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A Risk Score for Predicting Near-Term Incidence of Hypertension: The Framingham Heart Study

Nisha I. Parikh, MD, MPH; Michael J. Pencina, PhD; Thomas J. Wang, MD; Emelia J. Benjamin, MD, ScM; Katherine J. Lanier, BS; Daniel Levy, MD; Ralph B. D'Agostino Sr, PhD; William B. Kannel, MD; and Ramachandran S. Vasan, MD
[+] Article, Author, and Disclosure Information

From the Framingham Heart Study, Framingham, Massachusetts; Massachusetts General Hospital, Boston University, and Boston University School of Medicine, Boston, Massachusetts; and National Heart, Lung, and Blood Institute, Bethesda, Maryland.

Grant Support: By National Heart, Lung, and Blood Institute contracts N01-HC-25195 and K23-HL074077-01 (Dr. Wang) and 2K24HL04334 (Dr. Vasan).

Potential Financial Conflicts of Interest:Other: T.J. Wang (Novartis Institutes for Biomedical Research).

Requests for Single Reprints: Ramachandran S. Vasan, MD, Framingham Heart Study, 73 Mount Wayte Avenue, Suite 2, Framingham, MA 01702-5803; e-mail, vasan@bu.edu.

Current Author Addresses: Dr. Parikh: Cardiovascular Division, Beth Israel Deaconess Medical Center, 185 Pilgrim Road, West Baker 4, Boston, MA 02215.

Drs. Pencina and D'Agostino and Ms. Lanier: Department of Mathematics and Statistics, Department of Biostatistics, Boston University, 111 Cummington Street, Boston, MA 02215.

Dr. Wang: Cardiology Division, GRB-800, Massachusetts General Hospital, 55 Fruit Street, Boston, MA 02114.

Drs. Benjamin, Levy, Kannel, and Vasan: Framingham Heart Study, 73 Mount Wayte Avenue, Suite 2, Framingham, MA 01702-5803.

Author Contributions: Conception and design: N.I. Parikh, M.J. Pencina, T.J. Wang, R.B. D'Agostino Sr., R.S. Vasan.

Analysis and interpretation of the data: N.I. Parikh, M.J. Pencina, K.J. Lanier, D. Levy, R.B. D'Agostino Sr., R.S. Vasan.

Drafting of the article: N.I. Parikh, M.J. Pencina, R.S. Vasan.

Critical revision of the article for important intellectual content: N.I. Parikh, M.J. Pencina, T.J. Wang, E.J. Benjamin, D. Levy, R.B. D'Agostino Sr., W.B. Kannel, R.S. Vasan.

Final approval of the article: N.I. Parikh, M.J. Pencina, T.J. Wang, E.J. Benjamin, R.B. D'Agostino Sr., W.B. Kannel, R.S. Vasan.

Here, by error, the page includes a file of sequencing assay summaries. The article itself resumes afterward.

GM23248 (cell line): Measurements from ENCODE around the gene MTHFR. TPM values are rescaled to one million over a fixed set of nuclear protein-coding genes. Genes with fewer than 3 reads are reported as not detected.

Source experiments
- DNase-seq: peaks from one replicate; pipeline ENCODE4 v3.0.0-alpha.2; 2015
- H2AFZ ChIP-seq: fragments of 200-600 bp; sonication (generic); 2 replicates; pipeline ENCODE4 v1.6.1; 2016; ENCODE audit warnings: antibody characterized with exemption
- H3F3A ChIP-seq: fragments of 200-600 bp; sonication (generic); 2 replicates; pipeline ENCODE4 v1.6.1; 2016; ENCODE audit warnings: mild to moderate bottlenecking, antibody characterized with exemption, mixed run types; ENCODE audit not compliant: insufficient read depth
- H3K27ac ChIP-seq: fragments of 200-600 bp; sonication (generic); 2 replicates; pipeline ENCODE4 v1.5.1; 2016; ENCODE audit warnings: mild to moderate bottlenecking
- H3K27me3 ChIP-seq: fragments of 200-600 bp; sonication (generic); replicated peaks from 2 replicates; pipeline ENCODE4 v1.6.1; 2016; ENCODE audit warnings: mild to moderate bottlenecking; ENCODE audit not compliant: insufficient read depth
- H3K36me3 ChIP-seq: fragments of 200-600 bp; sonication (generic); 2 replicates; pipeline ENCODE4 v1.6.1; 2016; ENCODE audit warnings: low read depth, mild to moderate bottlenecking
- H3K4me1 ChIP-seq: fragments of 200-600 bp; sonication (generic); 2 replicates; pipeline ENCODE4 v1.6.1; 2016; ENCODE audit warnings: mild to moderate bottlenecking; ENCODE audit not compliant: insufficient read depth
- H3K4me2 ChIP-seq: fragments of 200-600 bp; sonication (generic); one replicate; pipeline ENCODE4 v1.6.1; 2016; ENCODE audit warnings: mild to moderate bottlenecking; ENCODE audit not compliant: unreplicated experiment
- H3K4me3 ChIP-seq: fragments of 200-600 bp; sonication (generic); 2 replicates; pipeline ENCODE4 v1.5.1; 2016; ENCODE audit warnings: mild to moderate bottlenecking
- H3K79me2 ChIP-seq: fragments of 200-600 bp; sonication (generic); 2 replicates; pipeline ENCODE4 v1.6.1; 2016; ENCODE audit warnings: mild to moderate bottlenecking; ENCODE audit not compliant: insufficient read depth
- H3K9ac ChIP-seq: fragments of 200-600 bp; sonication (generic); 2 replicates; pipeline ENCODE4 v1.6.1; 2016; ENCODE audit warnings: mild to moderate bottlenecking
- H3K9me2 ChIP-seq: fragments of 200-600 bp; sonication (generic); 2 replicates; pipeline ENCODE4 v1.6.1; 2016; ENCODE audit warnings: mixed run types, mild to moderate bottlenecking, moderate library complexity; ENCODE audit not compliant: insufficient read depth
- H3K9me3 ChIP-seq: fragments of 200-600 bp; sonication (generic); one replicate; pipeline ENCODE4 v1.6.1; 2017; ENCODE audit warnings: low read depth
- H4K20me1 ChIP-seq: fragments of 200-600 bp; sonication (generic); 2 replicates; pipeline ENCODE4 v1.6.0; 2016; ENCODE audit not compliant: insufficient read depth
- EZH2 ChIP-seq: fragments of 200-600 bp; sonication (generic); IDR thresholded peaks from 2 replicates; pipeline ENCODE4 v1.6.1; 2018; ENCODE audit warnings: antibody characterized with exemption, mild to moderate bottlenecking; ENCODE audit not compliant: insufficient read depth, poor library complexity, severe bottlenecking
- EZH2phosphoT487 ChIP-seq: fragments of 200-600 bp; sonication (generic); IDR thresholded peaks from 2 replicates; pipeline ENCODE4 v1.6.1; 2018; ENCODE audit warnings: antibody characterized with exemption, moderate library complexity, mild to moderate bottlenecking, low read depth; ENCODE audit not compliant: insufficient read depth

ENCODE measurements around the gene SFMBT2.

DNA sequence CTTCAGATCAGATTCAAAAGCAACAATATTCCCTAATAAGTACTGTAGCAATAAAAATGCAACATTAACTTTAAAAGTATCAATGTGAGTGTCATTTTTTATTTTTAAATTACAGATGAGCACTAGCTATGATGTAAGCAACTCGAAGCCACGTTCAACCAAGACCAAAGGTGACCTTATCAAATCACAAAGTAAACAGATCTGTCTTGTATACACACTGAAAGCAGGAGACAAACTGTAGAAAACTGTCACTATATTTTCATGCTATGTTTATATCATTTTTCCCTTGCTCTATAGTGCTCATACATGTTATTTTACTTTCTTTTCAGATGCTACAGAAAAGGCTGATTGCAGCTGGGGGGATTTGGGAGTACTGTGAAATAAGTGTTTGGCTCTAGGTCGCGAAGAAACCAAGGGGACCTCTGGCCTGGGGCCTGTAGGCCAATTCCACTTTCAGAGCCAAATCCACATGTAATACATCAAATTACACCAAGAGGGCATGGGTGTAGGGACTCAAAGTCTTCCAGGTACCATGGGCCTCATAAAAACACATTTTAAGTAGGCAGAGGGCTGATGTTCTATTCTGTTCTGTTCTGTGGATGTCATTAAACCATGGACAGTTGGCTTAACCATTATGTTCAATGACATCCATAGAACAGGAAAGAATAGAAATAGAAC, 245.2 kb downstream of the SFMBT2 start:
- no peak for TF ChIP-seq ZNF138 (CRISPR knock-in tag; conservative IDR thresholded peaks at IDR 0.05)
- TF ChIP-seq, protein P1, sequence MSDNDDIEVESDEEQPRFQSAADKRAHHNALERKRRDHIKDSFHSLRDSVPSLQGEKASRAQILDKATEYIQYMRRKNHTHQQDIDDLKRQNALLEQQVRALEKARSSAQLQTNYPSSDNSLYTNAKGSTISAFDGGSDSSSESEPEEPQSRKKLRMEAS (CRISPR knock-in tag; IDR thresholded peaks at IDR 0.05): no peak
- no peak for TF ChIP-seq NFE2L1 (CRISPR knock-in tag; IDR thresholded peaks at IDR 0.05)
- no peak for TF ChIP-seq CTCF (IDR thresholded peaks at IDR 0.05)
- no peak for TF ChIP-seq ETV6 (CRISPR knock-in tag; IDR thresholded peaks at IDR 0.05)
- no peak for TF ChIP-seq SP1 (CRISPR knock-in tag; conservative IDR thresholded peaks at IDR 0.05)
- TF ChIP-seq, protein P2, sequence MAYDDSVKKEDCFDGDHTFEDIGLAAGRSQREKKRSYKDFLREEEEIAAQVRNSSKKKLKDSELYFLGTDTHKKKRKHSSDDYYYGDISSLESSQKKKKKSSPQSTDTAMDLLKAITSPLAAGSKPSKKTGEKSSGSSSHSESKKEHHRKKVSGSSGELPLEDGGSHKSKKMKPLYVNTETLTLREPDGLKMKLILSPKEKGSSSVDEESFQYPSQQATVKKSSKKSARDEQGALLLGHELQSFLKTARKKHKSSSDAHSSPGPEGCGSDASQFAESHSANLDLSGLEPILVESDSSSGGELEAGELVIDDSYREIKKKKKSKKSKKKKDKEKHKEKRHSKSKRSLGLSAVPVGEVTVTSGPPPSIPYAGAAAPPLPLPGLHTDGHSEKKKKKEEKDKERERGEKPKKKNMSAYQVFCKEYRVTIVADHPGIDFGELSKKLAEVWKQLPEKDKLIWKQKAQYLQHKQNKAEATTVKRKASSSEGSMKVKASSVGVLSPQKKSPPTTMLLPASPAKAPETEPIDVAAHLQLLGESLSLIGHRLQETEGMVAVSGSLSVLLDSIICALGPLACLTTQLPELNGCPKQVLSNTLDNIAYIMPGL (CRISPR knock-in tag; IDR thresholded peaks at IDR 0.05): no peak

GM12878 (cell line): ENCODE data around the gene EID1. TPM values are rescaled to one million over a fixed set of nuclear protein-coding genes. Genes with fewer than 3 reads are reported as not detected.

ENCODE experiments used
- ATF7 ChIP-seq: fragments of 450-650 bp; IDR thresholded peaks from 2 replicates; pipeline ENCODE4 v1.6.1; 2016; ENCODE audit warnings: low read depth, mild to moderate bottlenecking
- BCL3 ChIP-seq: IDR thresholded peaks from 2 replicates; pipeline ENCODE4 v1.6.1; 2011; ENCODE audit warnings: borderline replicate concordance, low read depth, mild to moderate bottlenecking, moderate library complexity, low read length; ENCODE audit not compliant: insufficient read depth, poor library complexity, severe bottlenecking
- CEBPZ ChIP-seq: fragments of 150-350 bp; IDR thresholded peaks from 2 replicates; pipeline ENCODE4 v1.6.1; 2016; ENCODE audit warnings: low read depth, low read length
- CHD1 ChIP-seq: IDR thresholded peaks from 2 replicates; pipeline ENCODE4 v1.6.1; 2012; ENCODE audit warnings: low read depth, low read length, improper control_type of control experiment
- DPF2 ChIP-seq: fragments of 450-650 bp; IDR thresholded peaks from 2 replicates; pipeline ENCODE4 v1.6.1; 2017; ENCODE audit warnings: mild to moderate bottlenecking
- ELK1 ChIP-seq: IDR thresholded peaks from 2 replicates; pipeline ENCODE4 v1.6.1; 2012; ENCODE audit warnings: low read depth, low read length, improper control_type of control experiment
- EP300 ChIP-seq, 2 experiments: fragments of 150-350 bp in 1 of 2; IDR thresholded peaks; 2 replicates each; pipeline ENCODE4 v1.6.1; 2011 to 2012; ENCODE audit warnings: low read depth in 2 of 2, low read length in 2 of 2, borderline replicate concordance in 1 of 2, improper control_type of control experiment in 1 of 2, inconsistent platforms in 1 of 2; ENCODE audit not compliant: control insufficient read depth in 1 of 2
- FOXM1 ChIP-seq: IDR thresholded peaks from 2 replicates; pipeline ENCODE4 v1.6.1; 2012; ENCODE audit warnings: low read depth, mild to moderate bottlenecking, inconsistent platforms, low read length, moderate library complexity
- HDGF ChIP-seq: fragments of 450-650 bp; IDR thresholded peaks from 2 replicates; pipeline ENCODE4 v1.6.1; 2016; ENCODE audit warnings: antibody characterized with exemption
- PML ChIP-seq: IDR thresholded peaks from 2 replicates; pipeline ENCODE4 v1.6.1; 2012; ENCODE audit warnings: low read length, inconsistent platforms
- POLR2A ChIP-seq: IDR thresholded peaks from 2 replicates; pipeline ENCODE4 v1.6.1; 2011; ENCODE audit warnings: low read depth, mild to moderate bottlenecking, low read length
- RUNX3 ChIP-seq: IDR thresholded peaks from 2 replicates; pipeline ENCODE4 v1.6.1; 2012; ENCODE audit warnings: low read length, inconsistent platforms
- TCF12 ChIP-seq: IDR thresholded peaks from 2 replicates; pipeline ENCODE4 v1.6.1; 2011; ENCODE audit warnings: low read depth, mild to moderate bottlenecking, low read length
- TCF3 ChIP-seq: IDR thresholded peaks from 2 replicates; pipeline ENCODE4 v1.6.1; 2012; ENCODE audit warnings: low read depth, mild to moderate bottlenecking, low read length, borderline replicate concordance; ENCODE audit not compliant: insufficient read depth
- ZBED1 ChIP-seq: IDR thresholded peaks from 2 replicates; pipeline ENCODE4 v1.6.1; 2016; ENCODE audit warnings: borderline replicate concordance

Statistical expertise: M.J. Pencina, R.B. D'Agostino Sr.,

Obtaining of funding: R.B. D'Agostino Sr., R.S. Vasan.

Administrative, technical or logistic support: R.S. Vasan.

Collection and assembly of data: N.I. Parikh, K.J. Lanier, D. Levy.

Ann Intern Med. 2008;148(2):102-110. doi:10.7326/0003-4819-148-2-200801150-00005
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We examined clinical predictors of hypertension onset among individuals with new-onset hypertension in the community and developed a risk score that included the following components, which are easily assessed in a physician's office in primary care settings: age, sex, systolic blood pressure, diastolic blood pressure, body mass index, parental hypertension, and cigarette smoking. Our risk score for hypertension had very good discrimination and calibration, and assessment of overoptimism suggests that the model will probably do well when applied to a different sample. Physicians can use the hypertension risk score to measure an individual's estimated risk for hypertension, to inform patients of their risks and help guide their choice of nonpharmacologic measures to prevent hypertension, and to aid in clinical counseling and decision making. In addition, the risk prediction score may be useful in designing interventions to prevent high blood pressure by aiding in selection of participants at the highest risk for hypertension, who are most likely to benefit from treatment. Given that hypertension was measured on only 1 occasion, however, our score may somewhat overestimate an individual's true risk for hypertension.


hypertension ; heart

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Figure 1.